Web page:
The Art of Plinking by Scott Mayer

Moving out West has given me a renewed appreciation for the simple sport of plinking because you can safely shoot just about anywhere, and no one gives a second thought to hearing a rifle crack in the desert. When I lived on the East Coast, however, finding a place where you could safely and legally take a crack at a dirt clod or pinecone almost didn’t exist, and all of the ranges were strict about paper targets only.

BB guns and air rifles were effective work-arounds “Back East” because we could safely plink with them in our own yard. When the kids were really little, I’d set out extra large dime-store plastic dinosaurs and we’d go “dinosaur hunting” with a Daisy Red Rider. When one of my kids scored a dinosaur, he or she put it in their backpack, and we went back to the hunt.

The kids are a little older now and have graduated up to centerfires and .22s and we’ve recently discovered the western sport of rock shooting. To shoot rocks, we find a nice arroyo where we can sit on one side and shoot across to the other so the bullets safely bury into the far side. The ideal rock is smaller than a tennis ball not only because of the challenge, but also so you don’t get ricochets.

Plinking gives you the opportunity to practice from different field positions and off-hand (which many ranges don’t allow), and also quickly teaches range estimation and holdover for various guns and loads. Best of all, it’s a hell of a lot of fun—especially when kids are involved.

Note: When plinking, remember SAFETY FIRST. Always be aware of where you are shooting and where your bullets will go, and always wear eye and ear protection.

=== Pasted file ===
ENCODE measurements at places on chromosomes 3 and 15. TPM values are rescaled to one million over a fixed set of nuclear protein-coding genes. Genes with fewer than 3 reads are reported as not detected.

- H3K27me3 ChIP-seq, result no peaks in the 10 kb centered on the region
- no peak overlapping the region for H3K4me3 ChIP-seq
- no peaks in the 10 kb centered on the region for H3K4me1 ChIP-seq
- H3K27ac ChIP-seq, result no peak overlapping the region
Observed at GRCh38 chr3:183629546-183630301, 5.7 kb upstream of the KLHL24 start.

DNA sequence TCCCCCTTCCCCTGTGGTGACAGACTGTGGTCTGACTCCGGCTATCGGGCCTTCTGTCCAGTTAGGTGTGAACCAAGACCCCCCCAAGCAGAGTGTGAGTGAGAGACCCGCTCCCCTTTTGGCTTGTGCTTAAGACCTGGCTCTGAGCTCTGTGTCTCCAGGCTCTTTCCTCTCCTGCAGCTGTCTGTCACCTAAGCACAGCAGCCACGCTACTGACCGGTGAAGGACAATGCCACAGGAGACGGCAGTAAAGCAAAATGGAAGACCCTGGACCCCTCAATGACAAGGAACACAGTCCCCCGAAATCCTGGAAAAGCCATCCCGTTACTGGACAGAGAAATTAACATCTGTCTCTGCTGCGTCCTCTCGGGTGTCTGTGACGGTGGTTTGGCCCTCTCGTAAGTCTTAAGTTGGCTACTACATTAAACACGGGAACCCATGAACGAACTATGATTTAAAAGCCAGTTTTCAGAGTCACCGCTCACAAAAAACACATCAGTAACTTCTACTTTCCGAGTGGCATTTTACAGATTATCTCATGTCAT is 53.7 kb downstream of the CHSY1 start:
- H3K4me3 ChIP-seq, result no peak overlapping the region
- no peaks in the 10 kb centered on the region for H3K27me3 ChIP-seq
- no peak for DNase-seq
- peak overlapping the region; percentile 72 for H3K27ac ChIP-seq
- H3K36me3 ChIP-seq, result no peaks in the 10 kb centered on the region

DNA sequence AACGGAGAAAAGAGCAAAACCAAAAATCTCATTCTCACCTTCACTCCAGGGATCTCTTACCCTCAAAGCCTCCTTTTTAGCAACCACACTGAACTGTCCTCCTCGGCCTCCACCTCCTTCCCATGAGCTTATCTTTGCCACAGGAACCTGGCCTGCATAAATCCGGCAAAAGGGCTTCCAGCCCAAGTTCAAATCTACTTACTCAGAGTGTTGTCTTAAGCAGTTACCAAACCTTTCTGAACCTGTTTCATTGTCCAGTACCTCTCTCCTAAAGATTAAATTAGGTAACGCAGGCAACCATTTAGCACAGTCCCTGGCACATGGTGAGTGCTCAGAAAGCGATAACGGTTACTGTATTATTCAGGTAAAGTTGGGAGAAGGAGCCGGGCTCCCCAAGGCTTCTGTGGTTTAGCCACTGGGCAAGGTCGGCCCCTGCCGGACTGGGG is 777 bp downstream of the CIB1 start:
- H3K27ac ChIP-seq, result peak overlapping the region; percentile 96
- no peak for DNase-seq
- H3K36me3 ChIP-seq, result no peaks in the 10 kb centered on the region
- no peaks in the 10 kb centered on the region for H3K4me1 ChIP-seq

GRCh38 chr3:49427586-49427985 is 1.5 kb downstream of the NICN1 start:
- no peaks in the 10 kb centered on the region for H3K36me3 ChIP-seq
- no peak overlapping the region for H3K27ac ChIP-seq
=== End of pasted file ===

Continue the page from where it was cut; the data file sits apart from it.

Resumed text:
Scott Mayer

“Shooting Guns & Having Fun





Scott Mayer

Writer at John1911
Mayer began his outdoor industry career in 1993 on the NRA Technical Staff where he became American Rifleman magazine first Shooting Editor. Mayer left NRA and entered the business end of publishing in 2003 as Advertising Account Executive for Safari Club International SAFARI Magazine and Safari Times newspaper. In 2006, Mayer was named Publisher of Shooting Times magazine where he was also tasked with launching and leading Personal Defense TV, the first television show of its kind.

In 2008, Mayer returned to the editorial side of publishing, this time in the digital field, as Editorial Director for Guns & Ammo, Shooting Times, Handguns and Rifleshooter online magazines. After a brief stint in 2011 as the Digital Media Director for an ABC TV affiliate, Mayer returned to the outdoors industry and Safari Club International where he is currently Assistant Publisher and Multi-Media Communications Editor.
Scott Mayer

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